Look at Morales, man. So inspirational. We’ve had two movies worth of content regarding this character, and he always ends the movie above where he started. This is a crazy sentiment given the movie’s cliffhanger, but seeing him facing his alternate self with his venom strike slowly powering up convinced me that he had grown.  

Morales spent the movie desperate for his old friends and then found them. At last, he chose to abandon them to chase the ending that he wanted. If that doesn’t show his growth into independence and committing to himself, I don’t know what will. I just hope they stick the landing with his arc because it’s been a joy to see him develop. 

I can’t mention them all, but the side characters also deserve a lot of credit for making this movie great. Gwen Stacy’s story is just as important in this movie, and I’m glad that we get to dive into her own conflicted reasoning for abandoning and lying to Morales. Their chemistry together is off the charts and seeing her finally rebel against antagonist Miguel O’Hara is so satisfying.  

Hobie Brown and Pavitr Prabhakar were amazing additions to the crew, with humor and style that made me look forward to any scene they’re in. Let’s not forget our two villains as well; O’Hara’s design is one of the coolest I’ve seen, and his motivations deserve to be dissected in more paragraphs than I can write. The Spot, however, takes the proverbial villain cake for his design, increase in power, and overall motivation in taking down Morales.  


Even from the trailers, you could tell that the art team for this movie stepped up their game. Showcasing a whole Spider Society would naturally call for several characters and set pieces with their own concepts, designs, and even styles of animation. It’s a mountain of work to be done, and yet the team did not miss a beat.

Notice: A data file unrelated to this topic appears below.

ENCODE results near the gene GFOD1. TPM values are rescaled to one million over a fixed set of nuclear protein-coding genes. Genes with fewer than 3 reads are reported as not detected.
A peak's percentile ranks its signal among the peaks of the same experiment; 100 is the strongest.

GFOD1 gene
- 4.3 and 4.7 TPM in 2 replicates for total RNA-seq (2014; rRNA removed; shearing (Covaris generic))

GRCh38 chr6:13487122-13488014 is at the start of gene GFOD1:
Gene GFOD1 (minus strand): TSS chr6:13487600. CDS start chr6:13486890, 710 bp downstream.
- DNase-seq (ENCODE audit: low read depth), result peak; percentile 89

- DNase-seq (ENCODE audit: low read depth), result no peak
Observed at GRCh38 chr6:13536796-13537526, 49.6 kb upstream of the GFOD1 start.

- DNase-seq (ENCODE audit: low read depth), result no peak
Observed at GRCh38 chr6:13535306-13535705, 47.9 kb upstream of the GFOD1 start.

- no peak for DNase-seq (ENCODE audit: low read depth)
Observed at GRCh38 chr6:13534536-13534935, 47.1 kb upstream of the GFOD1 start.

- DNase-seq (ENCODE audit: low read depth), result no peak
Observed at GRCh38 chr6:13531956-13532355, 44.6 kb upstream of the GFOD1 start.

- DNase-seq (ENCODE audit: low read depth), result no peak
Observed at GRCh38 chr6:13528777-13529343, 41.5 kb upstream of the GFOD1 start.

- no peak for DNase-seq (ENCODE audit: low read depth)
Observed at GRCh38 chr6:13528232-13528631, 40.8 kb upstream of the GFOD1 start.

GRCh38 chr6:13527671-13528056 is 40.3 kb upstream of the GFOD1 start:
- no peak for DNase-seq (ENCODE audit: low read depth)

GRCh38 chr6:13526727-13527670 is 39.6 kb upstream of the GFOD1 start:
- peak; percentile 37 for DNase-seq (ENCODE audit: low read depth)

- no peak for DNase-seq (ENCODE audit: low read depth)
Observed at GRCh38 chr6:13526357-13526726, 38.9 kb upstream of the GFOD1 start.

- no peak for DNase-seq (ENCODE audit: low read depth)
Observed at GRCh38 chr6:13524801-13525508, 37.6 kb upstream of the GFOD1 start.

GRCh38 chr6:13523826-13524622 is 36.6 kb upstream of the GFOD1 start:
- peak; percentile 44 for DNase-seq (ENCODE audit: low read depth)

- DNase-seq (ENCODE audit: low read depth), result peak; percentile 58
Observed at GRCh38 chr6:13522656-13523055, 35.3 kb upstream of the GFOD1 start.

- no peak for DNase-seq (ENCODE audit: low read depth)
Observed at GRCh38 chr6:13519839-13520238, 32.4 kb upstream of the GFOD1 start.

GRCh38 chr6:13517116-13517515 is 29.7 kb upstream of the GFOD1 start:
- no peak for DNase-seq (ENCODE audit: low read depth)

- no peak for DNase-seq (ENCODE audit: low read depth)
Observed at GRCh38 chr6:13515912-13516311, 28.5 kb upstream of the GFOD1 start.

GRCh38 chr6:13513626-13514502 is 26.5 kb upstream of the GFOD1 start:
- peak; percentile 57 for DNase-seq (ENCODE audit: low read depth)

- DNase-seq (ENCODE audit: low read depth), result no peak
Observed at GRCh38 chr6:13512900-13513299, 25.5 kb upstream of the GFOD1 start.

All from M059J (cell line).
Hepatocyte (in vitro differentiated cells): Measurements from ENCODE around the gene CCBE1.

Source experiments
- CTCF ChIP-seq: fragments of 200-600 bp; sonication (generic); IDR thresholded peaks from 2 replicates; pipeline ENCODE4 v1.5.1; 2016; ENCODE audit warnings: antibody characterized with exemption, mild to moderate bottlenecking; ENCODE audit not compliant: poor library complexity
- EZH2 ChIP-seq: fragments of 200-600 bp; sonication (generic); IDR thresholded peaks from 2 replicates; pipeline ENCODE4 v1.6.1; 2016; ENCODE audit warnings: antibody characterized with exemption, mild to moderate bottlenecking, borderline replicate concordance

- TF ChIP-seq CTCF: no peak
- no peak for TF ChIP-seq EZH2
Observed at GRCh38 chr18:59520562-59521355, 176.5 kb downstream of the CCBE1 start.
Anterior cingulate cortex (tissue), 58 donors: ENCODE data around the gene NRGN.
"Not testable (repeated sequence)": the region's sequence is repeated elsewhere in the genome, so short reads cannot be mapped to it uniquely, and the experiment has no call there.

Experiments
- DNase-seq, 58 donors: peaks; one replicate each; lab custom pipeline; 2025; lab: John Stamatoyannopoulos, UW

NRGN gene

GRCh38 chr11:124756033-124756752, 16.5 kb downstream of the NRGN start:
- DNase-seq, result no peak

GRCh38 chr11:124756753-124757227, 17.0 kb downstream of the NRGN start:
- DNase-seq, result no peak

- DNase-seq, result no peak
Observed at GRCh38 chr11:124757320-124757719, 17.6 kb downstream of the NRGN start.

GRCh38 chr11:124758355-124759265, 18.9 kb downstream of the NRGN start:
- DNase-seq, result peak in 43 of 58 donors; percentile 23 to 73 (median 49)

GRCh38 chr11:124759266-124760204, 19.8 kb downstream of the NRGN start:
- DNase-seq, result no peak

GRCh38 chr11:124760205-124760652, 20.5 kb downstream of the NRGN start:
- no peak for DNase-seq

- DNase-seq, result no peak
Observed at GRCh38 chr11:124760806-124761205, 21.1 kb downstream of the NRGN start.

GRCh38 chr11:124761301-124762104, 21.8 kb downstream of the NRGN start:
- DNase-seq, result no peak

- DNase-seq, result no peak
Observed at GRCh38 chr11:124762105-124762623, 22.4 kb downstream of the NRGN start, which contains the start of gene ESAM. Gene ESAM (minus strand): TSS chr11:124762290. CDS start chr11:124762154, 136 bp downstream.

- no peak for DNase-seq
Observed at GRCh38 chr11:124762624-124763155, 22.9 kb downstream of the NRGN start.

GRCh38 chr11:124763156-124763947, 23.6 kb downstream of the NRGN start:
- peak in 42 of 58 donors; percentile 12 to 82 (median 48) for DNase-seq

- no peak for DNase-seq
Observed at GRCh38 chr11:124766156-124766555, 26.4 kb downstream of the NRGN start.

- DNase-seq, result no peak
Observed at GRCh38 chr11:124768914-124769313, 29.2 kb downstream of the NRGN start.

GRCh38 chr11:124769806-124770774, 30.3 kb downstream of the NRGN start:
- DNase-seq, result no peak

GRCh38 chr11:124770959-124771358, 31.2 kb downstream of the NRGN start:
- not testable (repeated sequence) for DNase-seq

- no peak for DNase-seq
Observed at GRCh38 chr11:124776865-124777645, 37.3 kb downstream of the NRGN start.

• Stacy’s universe: Bright colors and melting pastels make up a lot of this setting, giving it a dreamier vibe than Morales’ Brooklyn. I’d love to live there — that’s all I’m saying. 
  • Brown’s design: The black and white and newspaper cutout animations just have their own uniqueness that I’m excited to see develop later.  
  • Mumbattan: A vertically built city has never been something I’ve thought about in terms of Spiderman, but holy cow, does it work! The Indianinspired touches make it all the more unique. 
  • The Go Home Machine: I really like the triangular panels it creates when it makes the web, and I feel like it doesn’t receive enough attention. 
  • Italian Vulture: Man, what a great first villain to reintroduce the multiverse with. His concept and design are so memorable; I hope we somehow get to see him again. 
  • Lego Universe: This movie incorporated Lego animation! The second Lego movie feels like ages ago, so this was really refreshing. 

This was a great installment to a great trilogy. Now, pray to whatever deity you believe in that we get the finale within the next five years.  

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Aaron Dimaya, Staff Writer